China warns against travel to Vietnam after deadly unrest



Protesters hold anti-China placards during an anti-China protest on a Hanoi street on May 11, 2014.


China on Saturday advised its nationals not to travel to Vietnam after Beijing’s deployment of an oil rig in the disputed waters of the South China Sea sparked the worst anti-China unrest in decades.

The travel warning came after Vietnamese civil society groups called for more anti-China protests in several cities on Saturday.

But the Vietnamese authorities – who have sometimes allowed the protests to express their anger against the country’s neighboring giant – have warned that they will “resolutely” prevent any further explosion.

China’s positioning of an oil rig in waters also claimed by Vietnam has sparked a long-standing feud between two communist neighbors, who have fought territorial skirmishes in recent decades, with protests erupting in the big cities in recent days and enraged crowds torching factories owned by foreigners.

“Recently, there has been an explosion of violence in South Vietnam targeting foreign companies, causing injuries and death to Chinese citizens and damaging company property,” China’s Foreign Ministry said in a statement on Saturday. Chinese on its website.

“The Foreign Ministry temporarily advises Chinese nationals not to travel to Vietnam. (It also advises) Chinese citizens and structures in Vietnam to increase their awareness of the risks, strengthen their preventive security and safety measures. avoid leaving (their premises). “

Hong Kong also increased its travel advisory on Saturday, warning its residents to avoid “non-essential travel” to Vietnam.

Earlier on Saturday, China’s state-run Xinhua News Agency reported that security chief Guo Shengkun had spoken with his Vietnamese counterpart and urged authorities to crack down on the violence. Xinhua also said that Commerce Minister Gao Hucheng called on the authorities to “bring the relevant issues under control.”

Call for further peaceful protests

An alliance of 20 active Vietnamese NGOs has called for new protests in the capital Hanoi, the southern economic center of Ho Chi Minh City and other areas against China’s “aggressive actions” in the South China Sea.

However, he urged participants to remain peaceful after the chaos on Tuesday and Wednesday.

“These violent actions created a bad image of the patriotic demonstrations and of the Vietnamese people; therefore, they must be stopped, ”a statement released on social media Friday evening said.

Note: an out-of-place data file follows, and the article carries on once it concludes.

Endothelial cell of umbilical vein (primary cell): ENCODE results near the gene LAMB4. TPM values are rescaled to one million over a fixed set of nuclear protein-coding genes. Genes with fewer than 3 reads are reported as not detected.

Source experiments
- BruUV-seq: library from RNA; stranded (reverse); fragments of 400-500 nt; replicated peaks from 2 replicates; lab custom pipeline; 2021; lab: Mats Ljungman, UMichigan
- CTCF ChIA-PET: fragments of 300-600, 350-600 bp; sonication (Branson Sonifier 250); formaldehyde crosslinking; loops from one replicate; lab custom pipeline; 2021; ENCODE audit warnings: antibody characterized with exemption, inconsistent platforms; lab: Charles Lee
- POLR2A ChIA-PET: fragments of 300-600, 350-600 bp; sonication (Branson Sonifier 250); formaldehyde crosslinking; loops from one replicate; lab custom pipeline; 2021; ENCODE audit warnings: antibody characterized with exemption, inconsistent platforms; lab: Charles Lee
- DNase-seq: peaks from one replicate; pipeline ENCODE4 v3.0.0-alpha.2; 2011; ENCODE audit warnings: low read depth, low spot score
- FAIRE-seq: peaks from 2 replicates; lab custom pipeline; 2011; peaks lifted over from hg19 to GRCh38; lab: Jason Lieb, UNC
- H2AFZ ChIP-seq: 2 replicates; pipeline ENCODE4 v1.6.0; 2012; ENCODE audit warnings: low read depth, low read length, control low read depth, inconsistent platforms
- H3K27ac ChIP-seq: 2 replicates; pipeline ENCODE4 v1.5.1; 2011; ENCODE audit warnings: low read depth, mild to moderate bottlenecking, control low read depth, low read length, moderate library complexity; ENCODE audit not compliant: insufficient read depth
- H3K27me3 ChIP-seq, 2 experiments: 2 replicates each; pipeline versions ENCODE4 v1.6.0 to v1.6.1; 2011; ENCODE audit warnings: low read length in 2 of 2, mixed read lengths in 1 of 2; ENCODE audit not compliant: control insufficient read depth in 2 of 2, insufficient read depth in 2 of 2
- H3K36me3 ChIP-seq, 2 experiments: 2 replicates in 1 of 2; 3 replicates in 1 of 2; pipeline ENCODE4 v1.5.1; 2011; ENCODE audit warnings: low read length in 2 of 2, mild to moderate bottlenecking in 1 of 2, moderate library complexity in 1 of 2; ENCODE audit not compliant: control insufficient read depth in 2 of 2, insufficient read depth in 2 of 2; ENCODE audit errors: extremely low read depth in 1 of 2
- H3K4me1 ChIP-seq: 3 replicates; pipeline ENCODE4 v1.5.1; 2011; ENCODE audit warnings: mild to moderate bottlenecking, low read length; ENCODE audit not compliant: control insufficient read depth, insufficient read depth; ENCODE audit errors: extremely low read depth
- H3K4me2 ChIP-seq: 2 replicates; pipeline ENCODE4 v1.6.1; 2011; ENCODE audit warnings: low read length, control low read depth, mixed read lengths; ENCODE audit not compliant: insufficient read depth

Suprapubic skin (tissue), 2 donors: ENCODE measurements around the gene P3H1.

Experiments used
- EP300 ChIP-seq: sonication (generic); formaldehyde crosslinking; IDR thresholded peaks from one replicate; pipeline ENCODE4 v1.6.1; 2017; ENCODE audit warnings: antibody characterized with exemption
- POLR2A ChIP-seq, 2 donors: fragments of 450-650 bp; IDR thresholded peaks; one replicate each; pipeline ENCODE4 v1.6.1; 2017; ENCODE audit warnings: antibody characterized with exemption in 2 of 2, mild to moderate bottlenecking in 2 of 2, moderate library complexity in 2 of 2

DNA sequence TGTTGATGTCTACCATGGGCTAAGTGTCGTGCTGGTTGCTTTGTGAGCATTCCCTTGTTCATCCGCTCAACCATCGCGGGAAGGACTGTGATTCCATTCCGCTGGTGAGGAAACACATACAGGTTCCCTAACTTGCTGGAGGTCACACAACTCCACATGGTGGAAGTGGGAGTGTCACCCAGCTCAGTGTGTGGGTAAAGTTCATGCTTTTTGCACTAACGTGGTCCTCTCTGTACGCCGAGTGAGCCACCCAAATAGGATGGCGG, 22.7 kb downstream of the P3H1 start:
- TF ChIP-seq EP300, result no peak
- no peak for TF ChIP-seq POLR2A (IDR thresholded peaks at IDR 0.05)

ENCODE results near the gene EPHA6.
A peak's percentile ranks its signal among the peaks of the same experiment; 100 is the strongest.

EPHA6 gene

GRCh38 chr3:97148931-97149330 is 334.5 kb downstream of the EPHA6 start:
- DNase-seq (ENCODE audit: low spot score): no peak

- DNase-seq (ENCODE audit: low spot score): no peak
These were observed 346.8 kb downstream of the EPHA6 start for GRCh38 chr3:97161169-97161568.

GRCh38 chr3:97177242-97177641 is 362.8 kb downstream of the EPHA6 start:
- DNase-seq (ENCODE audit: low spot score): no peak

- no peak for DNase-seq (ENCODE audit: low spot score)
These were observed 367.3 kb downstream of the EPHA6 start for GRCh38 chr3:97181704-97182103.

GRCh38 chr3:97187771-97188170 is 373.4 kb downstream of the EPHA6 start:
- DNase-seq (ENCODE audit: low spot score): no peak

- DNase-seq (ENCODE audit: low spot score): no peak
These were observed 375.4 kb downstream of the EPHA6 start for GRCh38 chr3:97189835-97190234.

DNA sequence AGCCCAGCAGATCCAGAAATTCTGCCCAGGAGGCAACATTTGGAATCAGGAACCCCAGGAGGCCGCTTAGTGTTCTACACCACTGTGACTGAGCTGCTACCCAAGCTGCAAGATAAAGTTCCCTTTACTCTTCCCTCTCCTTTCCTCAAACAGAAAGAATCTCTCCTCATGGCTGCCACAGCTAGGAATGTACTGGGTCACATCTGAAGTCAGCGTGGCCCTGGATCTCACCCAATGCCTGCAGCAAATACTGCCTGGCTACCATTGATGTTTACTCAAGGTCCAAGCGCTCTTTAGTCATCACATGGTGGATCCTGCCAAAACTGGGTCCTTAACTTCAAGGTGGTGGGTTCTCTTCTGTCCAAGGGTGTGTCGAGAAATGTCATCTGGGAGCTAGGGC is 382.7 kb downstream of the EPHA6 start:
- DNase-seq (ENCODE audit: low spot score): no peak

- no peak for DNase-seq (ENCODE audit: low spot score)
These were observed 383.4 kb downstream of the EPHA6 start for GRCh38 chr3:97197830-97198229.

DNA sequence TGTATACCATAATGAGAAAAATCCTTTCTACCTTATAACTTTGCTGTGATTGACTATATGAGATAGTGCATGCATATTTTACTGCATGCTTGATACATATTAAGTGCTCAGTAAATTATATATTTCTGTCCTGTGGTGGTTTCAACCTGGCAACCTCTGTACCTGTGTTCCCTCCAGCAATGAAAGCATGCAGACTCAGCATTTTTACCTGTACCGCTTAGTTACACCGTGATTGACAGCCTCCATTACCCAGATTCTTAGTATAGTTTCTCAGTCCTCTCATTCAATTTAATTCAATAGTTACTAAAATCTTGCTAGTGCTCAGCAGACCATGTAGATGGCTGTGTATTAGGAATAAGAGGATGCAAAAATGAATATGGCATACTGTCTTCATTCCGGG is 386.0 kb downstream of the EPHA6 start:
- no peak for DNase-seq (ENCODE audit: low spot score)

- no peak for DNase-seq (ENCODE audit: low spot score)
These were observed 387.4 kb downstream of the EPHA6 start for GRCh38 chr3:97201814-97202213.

The alliance largely includes anti-government organizations and is believed to have played a role in the turmoil of recent protests.

In a text message sent by the government to Vietnamese cell phone users on Saturday, Prime Minister Nguyen Tan Dung said authorities across the country were ordered to “implement measures to resolutely prevent illegal protests that could cause social and security unrest “.

China’s deployment of the giant platform is seen in Hanoi as a provocative assertion of Beijing’s highly controversial South China Sea claims, and has been criticized by Washington as exacerbating territorial tensions.

There have been repeated skirmishes near the controversial platform in recent days between Chinese and Vietnamese ships, including collisions and the use of water cannons.

Violent attacks on Chinese personnel at factories with foreign capital in Vietnam made matters worse, with China accusing the Vietnamese government of playing a role in the unrest.

Beijing, which refused to move on the oil rig, said two Chinese nationals were killed and more than 100 injured over the past week.

The attacks on foreign companies – which included Chinese, Taiwanese and Korean companies – appear to have scared the Vietnamese authorities, who rely heavily on foreign investment for economic growth.

But, while condemning China’s maritime actions, the government warned of further protests and pledged that foreign investment would be protected.

The showdown on the oil rig is the latest to raise alarm bells among China’s Southeast Asian neighbors, who are complaining about Beijing’s growing maritime intimidation.

China claims almost all of the South China Sea, which holds significant offshore energy reserves.



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